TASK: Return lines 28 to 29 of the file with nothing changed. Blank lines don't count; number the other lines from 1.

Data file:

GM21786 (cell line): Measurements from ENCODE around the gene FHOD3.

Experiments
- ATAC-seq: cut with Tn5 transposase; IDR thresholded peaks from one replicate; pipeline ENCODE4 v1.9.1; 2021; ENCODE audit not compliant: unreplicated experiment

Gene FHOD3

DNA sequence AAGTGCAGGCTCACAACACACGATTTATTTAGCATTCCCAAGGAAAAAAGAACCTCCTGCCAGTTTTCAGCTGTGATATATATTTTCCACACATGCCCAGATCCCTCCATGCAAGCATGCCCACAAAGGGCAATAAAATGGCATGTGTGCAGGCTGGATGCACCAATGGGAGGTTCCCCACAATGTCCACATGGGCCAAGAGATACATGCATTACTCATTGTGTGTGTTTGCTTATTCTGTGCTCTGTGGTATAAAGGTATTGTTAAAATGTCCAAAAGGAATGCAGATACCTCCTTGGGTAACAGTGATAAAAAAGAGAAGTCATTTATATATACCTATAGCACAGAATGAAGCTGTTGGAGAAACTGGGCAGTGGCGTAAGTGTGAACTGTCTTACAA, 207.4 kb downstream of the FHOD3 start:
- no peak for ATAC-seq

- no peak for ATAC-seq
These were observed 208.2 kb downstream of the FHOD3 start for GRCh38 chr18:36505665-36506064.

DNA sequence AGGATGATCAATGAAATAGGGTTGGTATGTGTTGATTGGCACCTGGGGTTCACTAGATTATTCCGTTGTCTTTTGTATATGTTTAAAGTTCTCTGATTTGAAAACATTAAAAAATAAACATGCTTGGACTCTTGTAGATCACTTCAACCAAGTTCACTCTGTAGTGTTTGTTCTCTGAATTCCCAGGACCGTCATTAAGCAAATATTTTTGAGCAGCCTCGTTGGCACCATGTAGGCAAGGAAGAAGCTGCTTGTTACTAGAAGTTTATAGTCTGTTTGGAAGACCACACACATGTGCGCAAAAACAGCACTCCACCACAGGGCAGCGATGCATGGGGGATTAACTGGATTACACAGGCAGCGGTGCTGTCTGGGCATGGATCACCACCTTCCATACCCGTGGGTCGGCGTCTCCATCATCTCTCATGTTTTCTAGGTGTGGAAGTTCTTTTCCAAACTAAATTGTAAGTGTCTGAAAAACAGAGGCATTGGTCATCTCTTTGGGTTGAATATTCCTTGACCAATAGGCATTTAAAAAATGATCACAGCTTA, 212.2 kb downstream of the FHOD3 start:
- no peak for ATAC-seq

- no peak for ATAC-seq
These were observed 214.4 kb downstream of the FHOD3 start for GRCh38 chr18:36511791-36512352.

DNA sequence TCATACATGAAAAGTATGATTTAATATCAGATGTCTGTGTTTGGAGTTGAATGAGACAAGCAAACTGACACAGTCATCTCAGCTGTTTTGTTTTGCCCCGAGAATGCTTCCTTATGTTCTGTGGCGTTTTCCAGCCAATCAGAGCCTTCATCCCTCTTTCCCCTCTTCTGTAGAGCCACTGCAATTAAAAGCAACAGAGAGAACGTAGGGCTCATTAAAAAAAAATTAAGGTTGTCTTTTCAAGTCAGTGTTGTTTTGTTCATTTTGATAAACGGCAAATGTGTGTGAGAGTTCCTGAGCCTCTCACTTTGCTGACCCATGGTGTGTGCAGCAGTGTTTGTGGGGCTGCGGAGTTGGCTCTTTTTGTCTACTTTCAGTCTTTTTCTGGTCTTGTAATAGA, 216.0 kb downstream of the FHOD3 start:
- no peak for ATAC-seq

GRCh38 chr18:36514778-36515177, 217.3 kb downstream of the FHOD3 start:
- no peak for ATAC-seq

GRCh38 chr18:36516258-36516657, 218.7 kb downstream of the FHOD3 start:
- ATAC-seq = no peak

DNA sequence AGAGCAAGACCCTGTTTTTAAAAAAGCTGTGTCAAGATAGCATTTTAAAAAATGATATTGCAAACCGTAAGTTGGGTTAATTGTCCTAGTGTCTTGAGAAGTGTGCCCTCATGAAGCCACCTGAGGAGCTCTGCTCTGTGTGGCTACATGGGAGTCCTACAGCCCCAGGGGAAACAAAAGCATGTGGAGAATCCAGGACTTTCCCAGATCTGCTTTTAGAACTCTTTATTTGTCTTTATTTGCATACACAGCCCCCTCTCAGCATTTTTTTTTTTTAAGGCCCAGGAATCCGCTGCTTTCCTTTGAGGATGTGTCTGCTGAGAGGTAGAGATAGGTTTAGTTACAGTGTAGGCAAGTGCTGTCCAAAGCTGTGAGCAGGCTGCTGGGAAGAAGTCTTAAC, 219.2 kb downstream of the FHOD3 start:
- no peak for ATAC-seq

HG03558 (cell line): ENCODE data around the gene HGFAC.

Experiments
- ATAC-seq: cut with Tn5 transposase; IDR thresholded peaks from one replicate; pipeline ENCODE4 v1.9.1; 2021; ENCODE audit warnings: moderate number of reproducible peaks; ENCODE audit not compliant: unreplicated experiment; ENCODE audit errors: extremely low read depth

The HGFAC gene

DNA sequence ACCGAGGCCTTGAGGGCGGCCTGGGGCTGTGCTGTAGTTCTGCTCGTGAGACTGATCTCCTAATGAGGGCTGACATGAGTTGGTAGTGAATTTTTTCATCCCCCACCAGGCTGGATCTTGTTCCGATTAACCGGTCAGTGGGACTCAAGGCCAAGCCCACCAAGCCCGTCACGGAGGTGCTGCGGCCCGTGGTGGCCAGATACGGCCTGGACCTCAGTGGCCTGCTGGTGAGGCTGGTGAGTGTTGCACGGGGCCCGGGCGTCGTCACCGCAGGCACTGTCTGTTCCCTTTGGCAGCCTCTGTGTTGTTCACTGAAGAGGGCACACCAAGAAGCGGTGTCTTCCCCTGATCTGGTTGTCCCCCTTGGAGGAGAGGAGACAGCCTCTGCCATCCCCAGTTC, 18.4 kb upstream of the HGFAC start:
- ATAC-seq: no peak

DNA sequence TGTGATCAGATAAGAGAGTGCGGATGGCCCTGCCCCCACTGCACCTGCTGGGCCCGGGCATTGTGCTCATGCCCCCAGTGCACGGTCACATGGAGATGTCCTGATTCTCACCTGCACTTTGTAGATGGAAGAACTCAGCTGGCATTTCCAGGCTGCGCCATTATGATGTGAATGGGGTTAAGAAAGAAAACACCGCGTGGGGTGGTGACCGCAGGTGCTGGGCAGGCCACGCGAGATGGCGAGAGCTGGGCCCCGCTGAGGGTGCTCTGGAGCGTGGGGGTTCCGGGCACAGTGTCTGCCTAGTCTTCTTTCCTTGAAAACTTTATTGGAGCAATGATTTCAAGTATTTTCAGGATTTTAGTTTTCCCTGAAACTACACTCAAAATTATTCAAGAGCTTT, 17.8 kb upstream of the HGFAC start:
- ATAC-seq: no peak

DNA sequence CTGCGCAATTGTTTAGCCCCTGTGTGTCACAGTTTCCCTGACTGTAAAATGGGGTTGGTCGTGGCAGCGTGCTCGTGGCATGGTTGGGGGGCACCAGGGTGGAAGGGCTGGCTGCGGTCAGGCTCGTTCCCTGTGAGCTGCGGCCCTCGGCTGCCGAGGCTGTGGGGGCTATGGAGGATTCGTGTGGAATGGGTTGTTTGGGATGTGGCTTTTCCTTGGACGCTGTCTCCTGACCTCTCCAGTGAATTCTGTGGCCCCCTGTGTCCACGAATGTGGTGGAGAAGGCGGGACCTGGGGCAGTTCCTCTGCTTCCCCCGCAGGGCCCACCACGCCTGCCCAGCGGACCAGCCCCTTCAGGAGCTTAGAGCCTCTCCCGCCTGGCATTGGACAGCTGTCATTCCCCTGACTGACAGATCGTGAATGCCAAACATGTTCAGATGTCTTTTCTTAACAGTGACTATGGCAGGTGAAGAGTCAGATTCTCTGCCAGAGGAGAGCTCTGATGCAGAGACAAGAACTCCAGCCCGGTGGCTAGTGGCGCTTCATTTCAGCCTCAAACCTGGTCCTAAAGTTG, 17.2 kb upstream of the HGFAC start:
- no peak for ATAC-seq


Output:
- ATAC-seq: no peak

DNA sequence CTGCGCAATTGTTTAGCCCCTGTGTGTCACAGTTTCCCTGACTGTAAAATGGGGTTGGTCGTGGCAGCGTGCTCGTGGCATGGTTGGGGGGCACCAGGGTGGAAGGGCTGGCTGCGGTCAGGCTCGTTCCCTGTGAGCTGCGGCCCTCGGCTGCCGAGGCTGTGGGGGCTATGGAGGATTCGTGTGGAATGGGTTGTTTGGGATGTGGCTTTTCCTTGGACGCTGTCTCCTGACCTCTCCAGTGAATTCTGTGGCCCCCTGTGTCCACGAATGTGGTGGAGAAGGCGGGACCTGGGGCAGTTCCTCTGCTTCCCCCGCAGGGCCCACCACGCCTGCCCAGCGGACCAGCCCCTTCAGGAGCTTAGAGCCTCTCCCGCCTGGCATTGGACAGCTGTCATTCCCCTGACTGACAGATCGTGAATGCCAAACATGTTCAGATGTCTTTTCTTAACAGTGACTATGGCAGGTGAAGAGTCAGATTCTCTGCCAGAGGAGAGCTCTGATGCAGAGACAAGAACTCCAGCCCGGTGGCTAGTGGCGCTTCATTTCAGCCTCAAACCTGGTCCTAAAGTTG, 17.2 kb upstream of the HGFAC start: